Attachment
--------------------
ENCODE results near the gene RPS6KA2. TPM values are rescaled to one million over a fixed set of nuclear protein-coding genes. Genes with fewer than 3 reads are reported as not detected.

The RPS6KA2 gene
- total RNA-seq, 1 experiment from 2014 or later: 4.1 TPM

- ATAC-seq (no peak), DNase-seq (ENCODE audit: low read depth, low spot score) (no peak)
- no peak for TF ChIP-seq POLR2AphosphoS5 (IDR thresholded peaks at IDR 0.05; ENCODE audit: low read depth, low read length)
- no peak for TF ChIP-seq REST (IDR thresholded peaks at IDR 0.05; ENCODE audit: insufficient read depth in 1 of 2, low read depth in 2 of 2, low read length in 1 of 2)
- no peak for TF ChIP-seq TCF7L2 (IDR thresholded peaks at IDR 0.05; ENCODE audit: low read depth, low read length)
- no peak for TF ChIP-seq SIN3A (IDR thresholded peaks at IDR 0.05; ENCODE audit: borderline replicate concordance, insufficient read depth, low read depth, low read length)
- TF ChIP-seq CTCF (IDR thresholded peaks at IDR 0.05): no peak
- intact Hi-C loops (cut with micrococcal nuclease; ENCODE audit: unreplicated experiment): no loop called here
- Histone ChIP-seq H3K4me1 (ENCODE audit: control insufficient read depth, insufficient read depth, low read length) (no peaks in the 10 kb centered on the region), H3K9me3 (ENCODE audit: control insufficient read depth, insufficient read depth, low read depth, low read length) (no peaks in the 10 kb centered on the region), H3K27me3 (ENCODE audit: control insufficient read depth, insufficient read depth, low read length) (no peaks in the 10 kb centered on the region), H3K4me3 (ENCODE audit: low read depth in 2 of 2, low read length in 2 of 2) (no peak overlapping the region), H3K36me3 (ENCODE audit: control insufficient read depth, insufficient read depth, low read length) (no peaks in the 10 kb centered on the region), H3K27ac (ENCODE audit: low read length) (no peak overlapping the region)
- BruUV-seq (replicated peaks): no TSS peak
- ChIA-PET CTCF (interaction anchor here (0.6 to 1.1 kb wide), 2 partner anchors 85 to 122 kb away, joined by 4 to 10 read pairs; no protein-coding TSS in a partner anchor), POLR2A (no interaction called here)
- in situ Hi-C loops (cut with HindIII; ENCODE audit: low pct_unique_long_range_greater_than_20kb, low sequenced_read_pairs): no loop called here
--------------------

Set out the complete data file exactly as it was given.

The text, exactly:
ENCODE results near the gene RPS6KA2. TPM values are rescaled to one million over a fixed set of nuclear protein-coding genes. Genes with fewer than 3 reads are reported as not detected.

The RPS6KA2 gene
- total RNA-seq, 1 experiment from 2014 or later: 4.1 TPM

- ATAC-seq (no peak), DNase-seq (ENCODE audit: low read depth, low spot score) (no peak)
- no peak for TF ChIP-seq POLR2AphosphoS5 (IDR thresholded peaks at IDR 0.05; ENCODE audit: low read depth, low read length)
- no peak for TF ChIP-seq REST (IDR thresholded peaks at IDR 0.05; ENCODE audit: insufficient read depth in 1 of 2, low read depth in 2 of 2, low read length in 1 of 2)
- no peak for TF ChIP-seq TCF7L2 (IDR thresholded peaks at IDR 0.05; ENCODE audit: low read depth, low read length)
- no peak for TF ChIP-seq SIN3A (IDR thresholded peaks at IDR 0.05; ENCODE audit: borderline replicate concordance, insufficient read depth, low read depth, low read length)
- TF ChIP-seq CTCF (IDR thresholded peaks at IDR 0.05): no peak
- intact Hi-C loops (cut with micrococcal nuclease; ENCODE audit: unreplicated experiment): no loop called here
- Histone ChIP-seq H3K4me1 (ENCODE audit: control insufficient read depth, insufficient read depth, low read length) (no peaks in the 10 kb centered on the region), H3K9me3 (ENCODE audit: control insufficient read depth, insufficient read depth, low read depth, low read length) (no peaks in the 10 kb centered on the region), H3K27me3 (ENCODE audit: control insufficient read depth, insufficient read depth, low read length) (no peaks in the 10 kb centered on the region), H3K4me3 (ENCODE audit: low read depth in 2 of 2, low read length in 2 of 2) (no peak overlapping the region), H3K36me3 (ENCODE audit: control insufficient read depth, insufficient read depth, low read length) (no peaks in the 10 kb centered on the region), H3K27ac (ENCODE audit: low read length) (no peak overlapping the region)
- BruUV-seq (replicated peaks): no TSS peak
- ChIA-PET CTCF (interaction anchor here (0.6 to 1.1 kb wide), 2 partner anchors 85 to 122 kb away, joined by 4 to 10 read pairs; no protein-coding TSS in a partner anchor), POLR2A (no interaction called here)
- in situ Hi-C loops (cut with HindIII; ENCODE audit: low pct_unique_long_range_greater_than_20kb, low sequenced_read_pairs): no loop called here